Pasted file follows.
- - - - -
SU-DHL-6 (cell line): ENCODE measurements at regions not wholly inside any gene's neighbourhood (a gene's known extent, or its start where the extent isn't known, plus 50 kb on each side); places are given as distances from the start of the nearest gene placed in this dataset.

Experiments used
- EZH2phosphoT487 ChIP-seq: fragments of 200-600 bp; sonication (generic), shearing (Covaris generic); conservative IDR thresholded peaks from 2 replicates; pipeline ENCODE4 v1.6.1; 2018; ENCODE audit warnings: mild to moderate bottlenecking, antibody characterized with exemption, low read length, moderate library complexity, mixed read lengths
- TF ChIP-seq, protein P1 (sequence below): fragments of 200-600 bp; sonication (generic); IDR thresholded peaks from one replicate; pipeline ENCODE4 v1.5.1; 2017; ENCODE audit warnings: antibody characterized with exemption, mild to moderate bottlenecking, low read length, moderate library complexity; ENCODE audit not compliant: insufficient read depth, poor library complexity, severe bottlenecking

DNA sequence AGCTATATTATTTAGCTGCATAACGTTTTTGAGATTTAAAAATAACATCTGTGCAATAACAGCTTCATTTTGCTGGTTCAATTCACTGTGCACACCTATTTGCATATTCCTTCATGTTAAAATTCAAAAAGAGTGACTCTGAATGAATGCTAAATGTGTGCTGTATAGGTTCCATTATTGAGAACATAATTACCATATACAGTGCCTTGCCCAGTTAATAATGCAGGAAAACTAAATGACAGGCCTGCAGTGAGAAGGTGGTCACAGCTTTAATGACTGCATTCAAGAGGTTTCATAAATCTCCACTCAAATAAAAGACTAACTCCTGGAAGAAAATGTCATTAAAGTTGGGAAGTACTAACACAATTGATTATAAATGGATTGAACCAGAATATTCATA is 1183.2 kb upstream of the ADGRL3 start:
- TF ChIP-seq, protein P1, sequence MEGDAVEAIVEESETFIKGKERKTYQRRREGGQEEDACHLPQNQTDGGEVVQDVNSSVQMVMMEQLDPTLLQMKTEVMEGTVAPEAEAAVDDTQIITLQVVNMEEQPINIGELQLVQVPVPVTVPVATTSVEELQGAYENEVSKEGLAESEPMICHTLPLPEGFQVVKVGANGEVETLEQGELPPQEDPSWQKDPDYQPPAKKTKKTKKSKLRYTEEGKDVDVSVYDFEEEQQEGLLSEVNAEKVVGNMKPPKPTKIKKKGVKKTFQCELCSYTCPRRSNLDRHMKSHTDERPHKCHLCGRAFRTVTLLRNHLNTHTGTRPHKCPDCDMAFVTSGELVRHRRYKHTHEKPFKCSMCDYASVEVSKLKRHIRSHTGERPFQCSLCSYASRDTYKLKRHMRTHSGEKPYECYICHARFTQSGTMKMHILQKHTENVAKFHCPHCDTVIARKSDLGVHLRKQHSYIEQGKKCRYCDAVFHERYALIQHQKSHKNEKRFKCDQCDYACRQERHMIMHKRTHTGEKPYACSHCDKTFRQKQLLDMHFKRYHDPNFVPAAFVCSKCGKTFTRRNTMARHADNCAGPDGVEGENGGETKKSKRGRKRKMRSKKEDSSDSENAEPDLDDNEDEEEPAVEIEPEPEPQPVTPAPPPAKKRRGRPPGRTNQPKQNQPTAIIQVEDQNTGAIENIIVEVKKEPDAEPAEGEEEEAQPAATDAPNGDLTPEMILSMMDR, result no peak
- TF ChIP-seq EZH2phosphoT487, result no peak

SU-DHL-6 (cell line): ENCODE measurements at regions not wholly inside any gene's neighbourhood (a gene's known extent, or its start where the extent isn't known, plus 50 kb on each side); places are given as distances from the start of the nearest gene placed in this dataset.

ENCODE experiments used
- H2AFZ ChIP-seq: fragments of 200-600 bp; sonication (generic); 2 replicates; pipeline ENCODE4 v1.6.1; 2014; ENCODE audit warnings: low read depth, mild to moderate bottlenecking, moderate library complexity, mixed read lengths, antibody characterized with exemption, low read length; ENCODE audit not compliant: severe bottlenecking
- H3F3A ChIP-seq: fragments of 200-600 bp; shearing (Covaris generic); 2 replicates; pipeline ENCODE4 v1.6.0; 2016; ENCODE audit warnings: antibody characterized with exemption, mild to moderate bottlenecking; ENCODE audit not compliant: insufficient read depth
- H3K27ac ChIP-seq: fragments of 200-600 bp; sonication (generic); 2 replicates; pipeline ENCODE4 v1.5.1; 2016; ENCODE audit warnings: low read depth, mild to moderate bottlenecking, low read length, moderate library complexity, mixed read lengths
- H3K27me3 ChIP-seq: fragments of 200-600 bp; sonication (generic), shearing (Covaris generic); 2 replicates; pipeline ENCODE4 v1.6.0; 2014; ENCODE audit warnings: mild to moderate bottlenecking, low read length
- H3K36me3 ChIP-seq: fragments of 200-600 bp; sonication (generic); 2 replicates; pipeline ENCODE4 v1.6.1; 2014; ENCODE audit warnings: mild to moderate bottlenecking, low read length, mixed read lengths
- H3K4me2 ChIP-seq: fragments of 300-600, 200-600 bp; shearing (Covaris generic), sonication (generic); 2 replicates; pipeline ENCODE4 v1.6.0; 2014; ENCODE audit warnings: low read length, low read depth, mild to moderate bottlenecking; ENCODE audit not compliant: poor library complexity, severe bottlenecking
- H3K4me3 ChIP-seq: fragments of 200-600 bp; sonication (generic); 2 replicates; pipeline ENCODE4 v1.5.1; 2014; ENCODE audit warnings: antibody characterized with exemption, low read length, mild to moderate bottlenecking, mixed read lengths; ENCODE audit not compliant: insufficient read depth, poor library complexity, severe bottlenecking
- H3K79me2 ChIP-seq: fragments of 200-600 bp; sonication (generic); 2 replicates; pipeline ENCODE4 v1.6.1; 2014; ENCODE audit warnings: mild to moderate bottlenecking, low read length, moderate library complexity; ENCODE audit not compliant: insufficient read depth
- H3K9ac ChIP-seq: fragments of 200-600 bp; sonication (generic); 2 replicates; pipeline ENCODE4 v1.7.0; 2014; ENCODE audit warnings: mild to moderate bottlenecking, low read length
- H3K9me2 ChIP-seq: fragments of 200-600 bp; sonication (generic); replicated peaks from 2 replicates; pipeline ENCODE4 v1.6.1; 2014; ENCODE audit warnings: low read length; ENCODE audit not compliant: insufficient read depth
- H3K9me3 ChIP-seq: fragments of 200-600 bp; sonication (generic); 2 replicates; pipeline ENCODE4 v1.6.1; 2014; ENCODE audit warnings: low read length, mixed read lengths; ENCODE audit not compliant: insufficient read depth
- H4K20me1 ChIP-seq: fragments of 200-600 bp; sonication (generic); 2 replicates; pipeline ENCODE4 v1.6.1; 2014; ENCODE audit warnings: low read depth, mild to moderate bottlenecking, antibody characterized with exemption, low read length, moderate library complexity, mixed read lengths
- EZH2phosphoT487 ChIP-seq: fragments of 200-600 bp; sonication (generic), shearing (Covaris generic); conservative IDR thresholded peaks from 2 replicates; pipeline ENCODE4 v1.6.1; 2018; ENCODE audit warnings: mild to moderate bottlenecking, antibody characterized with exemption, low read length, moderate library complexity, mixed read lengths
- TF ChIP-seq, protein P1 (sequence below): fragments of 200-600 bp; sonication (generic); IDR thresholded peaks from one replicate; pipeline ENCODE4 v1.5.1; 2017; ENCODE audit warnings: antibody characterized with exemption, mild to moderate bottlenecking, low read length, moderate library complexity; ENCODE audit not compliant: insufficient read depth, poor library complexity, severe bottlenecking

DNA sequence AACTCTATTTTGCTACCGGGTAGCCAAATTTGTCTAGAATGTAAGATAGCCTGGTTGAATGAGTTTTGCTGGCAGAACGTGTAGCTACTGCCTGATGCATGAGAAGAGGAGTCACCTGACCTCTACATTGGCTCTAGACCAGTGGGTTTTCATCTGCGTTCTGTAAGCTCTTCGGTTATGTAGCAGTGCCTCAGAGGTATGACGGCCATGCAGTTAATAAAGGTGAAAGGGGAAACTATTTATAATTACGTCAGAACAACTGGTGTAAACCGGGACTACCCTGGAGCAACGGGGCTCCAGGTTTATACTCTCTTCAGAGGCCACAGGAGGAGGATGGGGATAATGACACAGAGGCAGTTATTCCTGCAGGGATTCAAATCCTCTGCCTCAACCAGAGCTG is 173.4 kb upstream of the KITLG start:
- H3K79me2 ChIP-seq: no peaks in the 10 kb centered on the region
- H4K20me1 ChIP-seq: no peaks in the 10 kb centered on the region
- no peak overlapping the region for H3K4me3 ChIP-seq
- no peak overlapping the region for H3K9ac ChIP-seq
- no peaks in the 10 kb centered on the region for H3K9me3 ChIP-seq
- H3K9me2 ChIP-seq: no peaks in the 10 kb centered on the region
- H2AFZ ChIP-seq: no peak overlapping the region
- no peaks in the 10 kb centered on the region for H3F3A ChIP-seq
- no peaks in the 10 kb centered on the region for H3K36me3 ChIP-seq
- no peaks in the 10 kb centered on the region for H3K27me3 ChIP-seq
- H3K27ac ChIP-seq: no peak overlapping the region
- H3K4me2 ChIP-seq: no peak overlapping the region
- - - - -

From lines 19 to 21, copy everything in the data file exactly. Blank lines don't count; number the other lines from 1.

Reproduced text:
- H3K9me2 ChIP-seq: fragments of 200-600 bp; sonication (generic); replicated peaks from 2 replicates; pipeline ENCODE4 v1.6.1; 2014; ENCODE audit warnings: low read length; ENCODE audit not compliant: insufficient read depth
- H3K9me3 ChIP-seq: fragments of 200-600 bp; sonication (generic); 2 replicates; pipeline ENCODE4 v1.6.1; 2014; ENCODE audit warnings: low read length, mixed read lengths; ENCODE audit not compliant: insufficient read depth
- H4K20me1 ChIP-seq: fragments of 200-600 bp; sonication (generic); 2 replicates; pipeline ENCODE4 v1.6.1; 2014; ENCODE audit warnings: low read depth, mild to moderate bottlenecking, antibody characterized with exemption, low read length, moderate library complexity, mixed read lengths